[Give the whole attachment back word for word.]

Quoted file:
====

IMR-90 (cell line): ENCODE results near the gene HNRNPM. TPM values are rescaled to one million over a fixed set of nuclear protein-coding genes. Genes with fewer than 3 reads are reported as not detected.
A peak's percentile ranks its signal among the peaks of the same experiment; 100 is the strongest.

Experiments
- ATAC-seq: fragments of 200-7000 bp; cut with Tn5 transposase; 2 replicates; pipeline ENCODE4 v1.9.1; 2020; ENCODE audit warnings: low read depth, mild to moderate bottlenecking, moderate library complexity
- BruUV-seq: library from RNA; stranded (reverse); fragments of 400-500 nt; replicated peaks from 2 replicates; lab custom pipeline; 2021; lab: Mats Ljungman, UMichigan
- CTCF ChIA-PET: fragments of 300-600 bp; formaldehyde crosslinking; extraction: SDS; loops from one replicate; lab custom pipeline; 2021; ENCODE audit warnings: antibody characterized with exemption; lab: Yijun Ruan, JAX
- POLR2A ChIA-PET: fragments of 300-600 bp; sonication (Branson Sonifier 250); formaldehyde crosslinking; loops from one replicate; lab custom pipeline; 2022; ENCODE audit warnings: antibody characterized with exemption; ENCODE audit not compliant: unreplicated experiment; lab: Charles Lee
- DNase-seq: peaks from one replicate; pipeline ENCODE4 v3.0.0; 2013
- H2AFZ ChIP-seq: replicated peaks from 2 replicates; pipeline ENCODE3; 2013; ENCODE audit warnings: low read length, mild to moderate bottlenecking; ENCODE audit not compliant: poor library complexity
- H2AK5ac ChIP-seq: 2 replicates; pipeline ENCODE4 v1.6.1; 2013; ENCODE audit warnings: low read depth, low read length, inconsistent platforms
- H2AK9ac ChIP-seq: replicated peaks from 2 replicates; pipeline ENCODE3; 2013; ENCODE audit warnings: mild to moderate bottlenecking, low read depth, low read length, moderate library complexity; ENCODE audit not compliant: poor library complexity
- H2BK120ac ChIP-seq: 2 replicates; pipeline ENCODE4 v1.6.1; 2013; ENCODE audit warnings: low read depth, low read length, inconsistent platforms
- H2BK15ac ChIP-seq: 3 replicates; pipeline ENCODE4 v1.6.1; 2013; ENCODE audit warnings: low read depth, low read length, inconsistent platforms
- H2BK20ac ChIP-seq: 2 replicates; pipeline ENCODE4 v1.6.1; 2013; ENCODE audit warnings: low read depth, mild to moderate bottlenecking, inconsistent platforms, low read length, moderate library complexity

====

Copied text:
IMR-90 (cell line): ENCODE results near the gene HNRNPM. TPM values are rescaled to one million over a fixed set of nuclear protein-coding genes. Genes with fewer than 3 reads are reported as not detected.
A peak's percentile ranks its signal among the peaks of the same experiment; 100 is the strongest.

Experiments
- ATAC-seq: fragments of 200-7000 bp; cut with Tn5 transposase; 2 replicates; pipeline ENCODE4 v1.9.1; 2020; ENCODE audit warnings: low read depth, mild to moderate bottlenecking, moderate library complexity
- BruUV-seq: library from RNA; stranded (reverse); fragments of 400-500 nt; replicated peaks from 2 replicates; lab custom pipeline; 2021; lab: Mats Ljungman, UMichigan
- CTCF ChIA-PET: fragments of 300-600 bp; formaldehyde crosslinking; extraction: SDS; loops from one replicate; lab custom pipeline; 2021; ENCODE audit warnings: antibody characterized with exemption; lab: Yijun Ruan, JAX
- POLR2A ChIA-PET: fragments of 300-600 bp; sonication (Branson Sonifier 250); formaldehyde crosslinking; loops from one replicate; lab custom pipeline; 2022; ENCODE audit warnings: antibody characterized with exemption; ENCODE audit not compliant: unreplicated experiment; lab: Charles Lee
- DNase-seq: peaks from one replicate; pipeline ENCODE4 v3.0.0; 2013
- H2AFZ ChIP-seq: replicated peaks from 2 replicates; pipeline ENCODE3; 2013; ENCODE audit warnings: low read length, mild to moderate bottlenecking; ENCODE audit not compliant: poor library complexity
- H2AK5ac ChIP-seq: 2 replicates; pipeline ENCODE4 v1.6.1; 2013; ENCODE audit warnings: low read depth, low read length, inconsistent platforms
- H2AK9ac ChIP-seq: replicated peaks from 2 replicates; pipeline ENCODE3; 2013; ENCODE audit warnings: mild to moderate bottlenecking, low read depth, low read length, moderate library complexity; ENCODE audit not compliant: poor library complexity
- H2BK120ac ChIP-seq: 2 replicates; pipeline ENCODE4 v1.6.1; 2013; ENCODE audit warnings: low read depth, low read length, inconsistent platforms
- H2BK15ac ChIP-seq: 3 replicates; pipeline ENCODE4 v1.6.1; 2013; ENCODE audit warnings: low read depth, low read length, inconsistent platforms
- H2BK20ac ChIP-seq: 2 replicates; pipeline ENCODE4 v1.6.1; 2013; ENCODE audit warnings: low read depth, mild to moderate bottlenecking, inconsistent platforms, low read length, moderate library complexity